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Apple opens up about location tracking

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Apple denies it has been tracking iPhone and iPad users’ locations, although it has admitted that a bug – soon to be disabled – has continued to update location services even when turned off.

In a Q&A released yesterday, Apple says it is not tracking the location of users’ iPhones, although it does provide users will accurate location information.
It says the iPhone doesn’t log the users’ location, but maintains a database of WiFi hot spots and cell towers around their current location to help the iPhone rapidly and accurately calculate its location when requested. By using Wi a crowd-sourced database of WiFi hotspot and cell tower data that is generated by tens of millions of iPhones sending the geo-tagged locations of nearby WiFi hot spots and cell towers in an anonymous and encrypted form to Apple, these calculations can be performed very quickly.
The crowd-sourced database is not stored on the iPhone, which keeps a subset of it that is updated whenever the iPhone is backed up. Apple says the information on the device is not its own location but thaqt of cell towers and WiFi hotspots surrounding the iPhone.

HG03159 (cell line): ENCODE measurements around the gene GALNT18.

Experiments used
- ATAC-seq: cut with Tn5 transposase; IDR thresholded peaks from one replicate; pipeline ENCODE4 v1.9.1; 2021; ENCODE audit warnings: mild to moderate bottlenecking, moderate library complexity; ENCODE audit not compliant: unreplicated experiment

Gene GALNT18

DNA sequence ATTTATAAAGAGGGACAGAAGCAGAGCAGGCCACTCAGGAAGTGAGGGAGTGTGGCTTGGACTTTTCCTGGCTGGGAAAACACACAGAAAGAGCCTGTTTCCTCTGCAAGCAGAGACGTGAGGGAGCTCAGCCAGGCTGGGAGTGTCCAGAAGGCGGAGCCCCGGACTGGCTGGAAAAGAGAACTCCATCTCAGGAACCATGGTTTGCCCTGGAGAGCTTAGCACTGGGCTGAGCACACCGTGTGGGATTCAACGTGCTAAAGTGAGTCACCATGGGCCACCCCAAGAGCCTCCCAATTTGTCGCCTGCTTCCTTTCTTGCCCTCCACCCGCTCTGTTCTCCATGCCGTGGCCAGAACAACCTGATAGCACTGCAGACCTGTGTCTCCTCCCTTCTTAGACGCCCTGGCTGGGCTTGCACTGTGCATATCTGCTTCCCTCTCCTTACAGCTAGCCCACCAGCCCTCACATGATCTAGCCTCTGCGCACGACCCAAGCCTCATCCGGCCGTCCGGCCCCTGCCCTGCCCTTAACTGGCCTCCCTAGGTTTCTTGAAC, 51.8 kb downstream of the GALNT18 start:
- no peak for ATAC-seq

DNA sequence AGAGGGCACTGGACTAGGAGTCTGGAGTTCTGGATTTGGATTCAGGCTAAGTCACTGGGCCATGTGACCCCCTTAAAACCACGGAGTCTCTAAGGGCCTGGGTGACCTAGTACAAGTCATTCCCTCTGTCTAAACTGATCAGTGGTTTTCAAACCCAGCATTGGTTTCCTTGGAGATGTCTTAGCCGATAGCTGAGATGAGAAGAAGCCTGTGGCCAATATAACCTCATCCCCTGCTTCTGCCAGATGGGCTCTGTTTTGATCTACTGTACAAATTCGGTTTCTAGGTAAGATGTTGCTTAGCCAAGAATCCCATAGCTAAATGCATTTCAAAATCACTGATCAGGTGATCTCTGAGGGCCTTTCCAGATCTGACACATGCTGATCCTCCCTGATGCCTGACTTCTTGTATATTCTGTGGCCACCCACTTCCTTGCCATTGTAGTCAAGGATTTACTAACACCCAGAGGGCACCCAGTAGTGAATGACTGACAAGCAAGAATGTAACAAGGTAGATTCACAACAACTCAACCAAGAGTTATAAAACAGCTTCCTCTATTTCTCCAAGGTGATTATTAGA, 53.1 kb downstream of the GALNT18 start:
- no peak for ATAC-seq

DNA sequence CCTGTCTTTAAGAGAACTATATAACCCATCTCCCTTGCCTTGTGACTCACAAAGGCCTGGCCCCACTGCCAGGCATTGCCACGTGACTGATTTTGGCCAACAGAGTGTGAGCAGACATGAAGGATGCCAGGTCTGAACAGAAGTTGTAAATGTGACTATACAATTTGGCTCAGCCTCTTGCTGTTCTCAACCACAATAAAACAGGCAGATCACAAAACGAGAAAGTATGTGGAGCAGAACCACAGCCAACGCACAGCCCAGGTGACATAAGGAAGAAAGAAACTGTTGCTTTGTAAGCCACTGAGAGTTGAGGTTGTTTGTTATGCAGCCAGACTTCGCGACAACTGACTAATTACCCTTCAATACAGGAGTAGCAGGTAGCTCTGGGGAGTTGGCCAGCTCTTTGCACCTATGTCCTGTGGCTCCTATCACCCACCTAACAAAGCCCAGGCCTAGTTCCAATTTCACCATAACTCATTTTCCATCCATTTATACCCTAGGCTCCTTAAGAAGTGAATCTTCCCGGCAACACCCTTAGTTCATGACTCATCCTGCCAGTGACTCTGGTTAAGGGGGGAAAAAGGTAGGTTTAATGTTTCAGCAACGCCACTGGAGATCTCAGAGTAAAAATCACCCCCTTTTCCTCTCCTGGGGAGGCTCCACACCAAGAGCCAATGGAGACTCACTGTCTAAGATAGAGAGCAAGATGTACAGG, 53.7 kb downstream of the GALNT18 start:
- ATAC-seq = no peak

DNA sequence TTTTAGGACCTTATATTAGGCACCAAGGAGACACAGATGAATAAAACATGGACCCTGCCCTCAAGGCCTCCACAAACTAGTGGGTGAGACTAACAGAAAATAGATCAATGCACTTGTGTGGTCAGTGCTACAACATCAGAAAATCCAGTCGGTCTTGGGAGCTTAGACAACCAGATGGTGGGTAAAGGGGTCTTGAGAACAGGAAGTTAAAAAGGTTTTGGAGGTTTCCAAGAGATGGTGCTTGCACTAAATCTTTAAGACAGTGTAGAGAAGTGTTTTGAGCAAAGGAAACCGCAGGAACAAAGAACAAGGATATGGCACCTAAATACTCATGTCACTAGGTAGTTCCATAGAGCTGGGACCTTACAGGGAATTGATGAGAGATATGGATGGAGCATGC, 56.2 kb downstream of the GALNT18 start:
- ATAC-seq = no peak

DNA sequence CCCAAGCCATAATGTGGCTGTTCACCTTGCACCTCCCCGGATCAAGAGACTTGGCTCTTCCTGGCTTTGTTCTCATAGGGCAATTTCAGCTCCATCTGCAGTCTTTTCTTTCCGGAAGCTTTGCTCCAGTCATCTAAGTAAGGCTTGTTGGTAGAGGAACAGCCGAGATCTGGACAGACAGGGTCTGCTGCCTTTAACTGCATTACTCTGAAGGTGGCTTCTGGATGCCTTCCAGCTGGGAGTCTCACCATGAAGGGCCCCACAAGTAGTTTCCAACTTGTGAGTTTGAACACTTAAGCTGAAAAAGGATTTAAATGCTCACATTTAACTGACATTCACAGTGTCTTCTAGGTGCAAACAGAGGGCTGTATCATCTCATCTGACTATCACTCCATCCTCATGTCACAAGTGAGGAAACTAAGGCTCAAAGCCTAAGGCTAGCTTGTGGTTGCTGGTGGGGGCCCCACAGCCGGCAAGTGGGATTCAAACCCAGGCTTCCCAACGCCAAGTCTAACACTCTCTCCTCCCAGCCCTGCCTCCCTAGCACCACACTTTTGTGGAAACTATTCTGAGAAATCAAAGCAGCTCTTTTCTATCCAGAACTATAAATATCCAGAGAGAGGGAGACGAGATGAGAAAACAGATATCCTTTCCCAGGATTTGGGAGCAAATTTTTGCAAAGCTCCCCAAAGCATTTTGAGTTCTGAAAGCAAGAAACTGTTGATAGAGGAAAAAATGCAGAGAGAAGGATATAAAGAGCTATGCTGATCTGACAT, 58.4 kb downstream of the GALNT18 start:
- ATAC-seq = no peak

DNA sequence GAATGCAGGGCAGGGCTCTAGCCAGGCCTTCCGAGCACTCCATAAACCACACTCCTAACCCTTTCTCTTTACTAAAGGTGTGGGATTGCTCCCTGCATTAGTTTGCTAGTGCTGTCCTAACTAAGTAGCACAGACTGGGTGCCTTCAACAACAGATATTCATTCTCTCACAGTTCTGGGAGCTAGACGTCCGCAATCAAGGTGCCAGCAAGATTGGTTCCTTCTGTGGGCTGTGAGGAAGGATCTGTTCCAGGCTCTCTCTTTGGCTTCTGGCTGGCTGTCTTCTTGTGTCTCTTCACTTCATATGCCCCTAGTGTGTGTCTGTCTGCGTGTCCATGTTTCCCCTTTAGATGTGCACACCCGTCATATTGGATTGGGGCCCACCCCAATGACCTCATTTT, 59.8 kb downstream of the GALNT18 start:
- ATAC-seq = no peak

However, when users turn off their location services, the iPhone continues to update its WiFi and cell tower data from Apple's crowd-sourced database – and Apple is calling this a bug which will be fixed soon.
The company says it is also collecting anonymous traffic data to build a crowd-sourced traffic database, and anonymous crash logs from users that have opted in to third-party developers to help them debug their apps.
In the next few weeks, Apple says it will release a free iOS software update that reduces the size of the crowd-sourced WiFi hotspot and cell tower database cached on the iPhone; ceases backing up this cache; and deletes the cache entirely when location services is turned off.
In the next major iOS software release, the cache will also be encrypted on the iPhone.